The 3rd week, Alyssa would be transferred to a step down unit called a Neuro progressive unit for close monitoring, but no longer critical. Alyssa did not know how to talk, how to eat, how to walk, or control her bodily fluids. She is now a baby in a 21 year old body. Physical Therapists would come in 2 or 3 times a week to sit Alyssa up on the side of the bed to assess her center of balance and head control. This seemed to return automatically, next was to get her to her feet. Wearing a helmet to protect her head, therapist would get her to her feet. With the right side of her body effected by the brain injury, Alyssa had no strength in her right leg. She could not even pick her foot up off the bed an inch at first. The more the therapists got her to stand the more strength she could build to pick her leg up. Then a Speech Therapist started coming in to access her speech. It was now 4 weeks since her injury and Alyssa has not made a sound. Her eyes are now open, following commands is better but she can't say a word. Alyssa is on a feeding tube since the therapist can't determine if she is swallowing correctly or if she is aspirating when swallowing. They used a dry erase board to communicate by pictures.
Slowly the words come back one by one, then a couple more. Alyssa was then transferred to an Acute Rehab department at the same hospital where she would start 6 weeks of daily Physical, Occupational, and Speech therapies. Though she still had to learn how to control her bladder and bowels, she would get up everyday and work as hard as they asked her to. Even on days when it was obvious she couldn't keep her eyes open, she would work as hard as she could.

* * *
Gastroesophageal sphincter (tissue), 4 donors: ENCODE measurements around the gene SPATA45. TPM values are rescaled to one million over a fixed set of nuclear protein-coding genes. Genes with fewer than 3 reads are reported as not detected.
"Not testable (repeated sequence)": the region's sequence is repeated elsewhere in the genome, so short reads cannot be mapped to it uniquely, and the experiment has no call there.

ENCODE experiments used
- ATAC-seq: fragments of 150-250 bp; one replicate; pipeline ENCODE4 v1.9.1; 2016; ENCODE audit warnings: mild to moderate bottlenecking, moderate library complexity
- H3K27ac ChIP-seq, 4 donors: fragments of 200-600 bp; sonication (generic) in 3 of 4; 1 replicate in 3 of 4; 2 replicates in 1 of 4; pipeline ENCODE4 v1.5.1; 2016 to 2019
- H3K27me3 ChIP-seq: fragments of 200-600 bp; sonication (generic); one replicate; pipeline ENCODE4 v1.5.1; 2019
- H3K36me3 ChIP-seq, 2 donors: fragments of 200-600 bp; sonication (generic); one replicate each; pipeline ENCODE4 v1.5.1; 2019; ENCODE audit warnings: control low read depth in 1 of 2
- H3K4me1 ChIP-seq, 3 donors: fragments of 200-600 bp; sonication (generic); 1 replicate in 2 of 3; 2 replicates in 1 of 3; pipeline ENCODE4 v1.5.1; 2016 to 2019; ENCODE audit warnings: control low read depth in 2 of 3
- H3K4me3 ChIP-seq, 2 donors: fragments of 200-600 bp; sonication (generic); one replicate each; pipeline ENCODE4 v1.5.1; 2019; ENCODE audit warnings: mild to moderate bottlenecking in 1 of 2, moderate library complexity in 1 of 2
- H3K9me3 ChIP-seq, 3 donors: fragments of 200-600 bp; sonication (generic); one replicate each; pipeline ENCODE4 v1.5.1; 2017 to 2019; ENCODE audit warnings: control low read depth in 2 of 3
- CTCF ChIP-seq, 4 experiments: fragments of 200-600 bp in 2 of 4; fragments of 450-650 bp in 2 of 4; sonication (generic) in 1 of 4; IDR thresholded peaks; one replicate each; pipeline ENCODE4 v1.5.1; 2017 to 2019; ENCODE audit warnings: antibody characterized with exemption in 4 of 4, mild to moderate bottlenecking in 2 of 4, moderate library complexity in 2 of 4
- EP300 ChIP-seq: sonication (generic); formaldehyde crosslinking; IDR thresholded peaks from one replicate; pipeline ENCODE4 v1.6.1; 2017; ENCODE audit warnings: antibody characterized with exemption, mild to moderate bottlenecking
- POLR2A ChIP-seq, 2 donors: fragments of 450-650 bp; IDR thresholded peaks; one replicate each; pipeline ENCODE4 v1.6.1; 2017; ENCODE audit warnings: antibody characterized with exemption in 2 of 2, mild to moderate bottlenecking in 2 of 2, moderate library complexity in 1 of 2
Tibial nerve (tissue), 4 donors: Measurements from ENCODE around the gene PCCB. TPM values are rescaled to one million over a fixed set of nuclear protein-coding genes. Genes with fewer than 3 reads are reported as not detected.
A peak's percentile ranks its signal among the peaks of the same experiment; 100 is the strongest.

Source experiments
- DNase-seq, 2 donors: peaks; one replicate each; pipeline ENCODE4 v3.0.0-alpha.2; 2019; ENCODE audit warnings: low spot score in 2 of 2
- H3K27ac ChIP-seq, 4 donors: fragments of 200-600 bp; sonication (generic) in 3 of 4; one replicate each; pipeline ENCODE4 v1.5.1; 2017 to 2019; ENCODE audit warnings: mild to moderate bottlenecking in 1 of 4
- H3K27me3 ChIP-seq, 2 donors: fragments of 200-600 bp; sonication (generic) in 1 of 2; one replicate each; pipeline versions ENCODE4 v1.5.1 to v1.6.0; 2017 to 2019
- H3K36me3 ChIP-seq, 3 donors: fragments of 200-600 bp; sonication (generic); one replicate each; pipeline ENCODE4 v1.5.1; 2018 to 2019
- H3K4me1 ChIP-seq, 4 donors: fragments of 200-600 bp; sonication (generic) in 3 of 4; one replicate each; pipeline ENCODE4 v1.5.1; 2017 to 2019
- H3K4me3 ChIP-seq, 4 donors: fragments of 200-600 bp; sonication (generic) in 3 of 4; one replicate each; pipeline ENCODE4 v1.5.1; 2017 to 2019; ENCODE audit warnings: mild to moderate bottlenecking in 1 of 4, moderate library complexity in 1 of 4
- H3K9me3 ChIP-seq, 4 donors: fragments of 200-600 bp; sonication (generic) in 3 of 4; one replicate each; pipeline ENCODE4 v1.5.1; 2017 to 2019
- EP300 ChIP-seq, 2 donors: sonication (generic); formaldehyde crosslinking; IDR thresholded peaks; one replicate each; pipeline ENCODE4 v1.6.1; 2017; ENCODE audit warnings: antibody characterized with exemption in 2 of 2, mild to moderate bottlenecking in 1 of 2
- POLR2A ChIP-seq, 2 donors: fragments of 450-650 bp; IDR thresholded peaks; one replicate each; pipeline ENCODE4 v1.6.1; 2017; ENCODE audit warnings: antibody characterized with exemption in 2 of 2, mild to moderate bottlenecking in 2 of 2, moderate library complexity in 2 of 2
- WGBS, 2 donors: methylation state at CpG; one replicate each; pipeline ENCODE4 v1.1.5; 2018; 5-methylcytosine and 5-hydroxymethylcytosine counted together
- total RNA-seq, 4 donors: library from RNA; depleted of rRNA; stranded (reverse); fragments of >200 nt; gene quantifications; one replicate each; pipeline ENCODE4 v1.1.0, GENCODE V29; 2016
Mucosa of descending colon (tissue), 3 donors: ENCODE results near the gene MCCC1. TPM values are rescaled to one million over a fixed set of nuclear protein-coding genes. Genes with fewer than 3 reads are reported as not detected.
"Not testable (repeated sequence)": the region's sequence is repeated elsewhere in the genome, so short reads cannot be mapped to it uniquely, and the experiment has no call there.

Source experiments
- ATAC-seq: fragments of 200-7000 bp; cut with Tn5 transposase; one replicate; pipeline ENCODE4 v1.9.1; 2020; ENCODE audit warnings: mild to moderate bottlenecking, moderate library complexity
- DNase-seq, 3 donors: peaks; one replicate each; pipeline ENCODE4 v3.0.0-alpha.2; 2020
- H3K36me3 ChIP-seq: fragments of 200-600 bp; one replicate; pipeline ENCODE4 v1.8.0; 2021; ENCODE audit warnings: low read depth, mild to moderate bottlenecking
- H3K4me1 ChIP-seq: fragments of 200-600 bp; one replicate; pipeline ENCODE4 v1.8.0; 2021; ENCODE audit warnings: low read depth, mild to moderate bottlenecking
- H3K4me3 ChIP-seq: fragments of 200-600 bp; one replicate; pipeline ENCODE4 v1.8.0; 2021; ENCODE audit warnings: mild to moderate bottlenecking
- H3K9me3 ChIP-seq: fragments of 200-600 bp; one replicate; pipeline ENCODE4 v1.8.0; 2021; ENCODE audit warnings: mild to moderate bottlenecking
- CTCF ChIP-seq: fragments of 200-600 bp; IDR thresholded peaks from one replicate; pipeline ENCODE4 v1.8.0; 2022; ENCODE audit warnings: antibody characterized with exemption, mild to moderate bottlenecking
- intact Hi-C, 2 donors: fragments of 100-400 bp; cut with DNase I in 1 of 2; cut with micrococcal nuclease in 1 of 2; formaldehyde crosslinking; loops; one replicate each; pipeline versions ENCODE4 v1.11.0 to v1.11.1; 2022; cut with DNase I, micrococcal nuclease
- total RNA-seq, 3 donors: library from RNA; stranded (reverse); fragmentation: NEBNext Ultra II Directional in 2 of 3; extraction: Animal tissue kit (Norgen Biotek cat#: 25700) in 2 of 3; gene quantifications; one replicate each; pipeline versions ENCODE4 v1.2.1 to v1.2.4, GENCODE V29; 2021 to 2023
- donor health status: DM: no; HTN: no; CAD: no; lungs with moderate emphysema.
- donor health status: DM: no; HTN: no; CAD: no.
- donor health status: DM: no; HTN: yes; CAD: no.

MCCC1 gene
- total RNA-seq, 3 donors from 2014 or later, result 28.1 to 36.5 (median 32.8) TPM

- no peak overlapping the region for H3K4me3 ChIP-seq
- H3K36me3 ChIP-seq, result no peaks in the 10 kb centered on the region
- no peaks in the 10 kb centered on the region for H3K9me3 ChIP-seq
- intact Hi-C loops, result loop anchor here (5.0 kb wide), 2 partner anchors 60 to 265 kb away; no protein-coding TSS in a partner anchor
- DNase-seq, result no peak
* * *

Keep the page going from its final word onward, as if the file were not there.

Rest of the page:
One day it was noticed that Alyssa brain swelling was growing instead of going down. Neurosurgeons did a brain CT and discovered Alyssa was now suffering from Hydrocephalus, which is an accumulation of brain/spinal fluid around her brain not draining properly. She now has to have another surgery. To place a shunt in the ventricles to drain the excess fluid. This shunt is permanently implanting in her brain along with the bullet and bone fragments. Set back from recovery, but not for long.
After 6 weeks of intensive rehabilitation, Alyssa would be discharged home with her parents for the long journey ahead. By the time she was discharged she was now able to eat solid foods, but liquid still had to be thickened until she could build up her swallowing muscles, she was walking with a quad cane. Since she doesn't have any use of her right arm, a walker was not an option. She was speaking in short broken sentences.
Fast forward three years and Alyssa has made huge strides in her recovery. Her speech is fluent, though Aphasia is still present. She is walking unassisted and has no balance problems. She has regained some movement of her right shoulder, but from her elbow down she has no functional movement. Recently she has begun to move her fingers of her right hand that she has not been able to do since her injury. Though she suffers daily from excruciating headaches, she moves forward with that beautiful smile in her face. She has spells of vertigo or a "feeling like she's drunk" episodes but continues of her daily rituals of training her service dog, Gracie Lou. She continues to do her artwork using her non dominant left hand and enjoys making special pieces designed for each specific individual. She is a walking miracle and works so hard everyday to get her life back.